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Noteworthy Chemistry

June 29, 2015

 

Dope superbenzene with a borazine core. Coronene, also called “superbenzene”, consists of six peri-fused benzene rings around a benzene core. Adding another round of fused benzene structures to coronene gives hexa-peri-hexabenzocoronene (HBC, 1 in the figure), a well-known supramolecular material that can be considered a nanosized graphene fragment.

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Hexa-peri-hexabenzocoronene and its borazine analogue

Growing graphene planes with B−N bonds in place of some of the C−C bonds is an established technique, but the precision of this method has not reached the atomic scale. H. F. Bettinger and coauthors at the University of Tubingen (Germany) and the University of St. Andrews (UK) took the state of the art to a higher level by replacing HBC’s core with a borazine (B3N3) ring to form the fundamental BN-HBC structure (4).

To synthesize 4, the authors started with B3N3-hexabenzotriphenylene (2), which they thought could be ring-closed oxidatively by forming three equivalent C−C bonds. This reaction closed only one of the rings, however, to give structure 3. But heating compound 5 (the precursor to 1) to 550 ºC gives 4 as a minor product that can be separated from major product 6.

Compound 4 exhibits a typical B–N stretching vibration in its infrared spectrum. It shows an isotropic 11B chemical shift of 27 ppm in its nuclear magnetic resonance spectrum; the boron signal is shifted upfield under the influence of the surrounding π systems. Scanning transmission microscopy imaging illustrates the 2-D geometry of 4, which lies flat on a gold substrate.

This study provides a new strategy for doping B−N units into extended polycyclic aromatic hydrocarbons with high atomic precision. It should be useful in “bottom-up” strategies for preparing constitutionally well-defined 2-D heteroatomic materials. (Angew. Chem., Int. Ed. DOI: 10.1002/anie.201412165; Xin Su)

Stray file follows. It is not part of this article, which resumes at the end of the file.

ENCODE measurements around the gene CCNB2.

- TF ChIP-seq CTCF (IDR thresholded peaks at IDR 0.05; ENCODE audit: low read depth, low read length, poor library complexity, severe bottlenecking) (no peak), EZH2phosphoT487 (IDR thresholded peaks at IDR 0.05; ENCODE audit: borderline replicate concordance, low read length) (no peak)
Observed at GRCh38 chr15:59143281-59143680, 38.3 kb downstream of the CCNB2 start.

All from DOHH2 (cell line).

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Repurposed drugs are effective against Ebola. Filoviruses such as Ebola cause acute viral hemorrhagic fevers with high fatality rates. As the recent epidemic in Africa showed, easily distributable interventions against Ebola are urgently needed; but none are currently available.

G. G. Olinger and collaborators at Horizon Discovery (Cambridge, MA), the US Army Medical Research Institute of Infectious Diseases (Frederick, MD), the University of Virginia (Charlottesville), and Boston University screened drugs that are approved for other uses for their effectiveness against Ebola. The team identified 80 US Food and Drug Administration–approved drugs that inhibit Zaire ebolavirus activity in vitro by ≥40% with minimal effects on cell viability.

The compounds include antipsychotics, anticholinergics, antidepressants, antihistamines, and receptor modulators. They affect multiple mechanisms of the virus such as ion transport, cell signaling, and protein processing.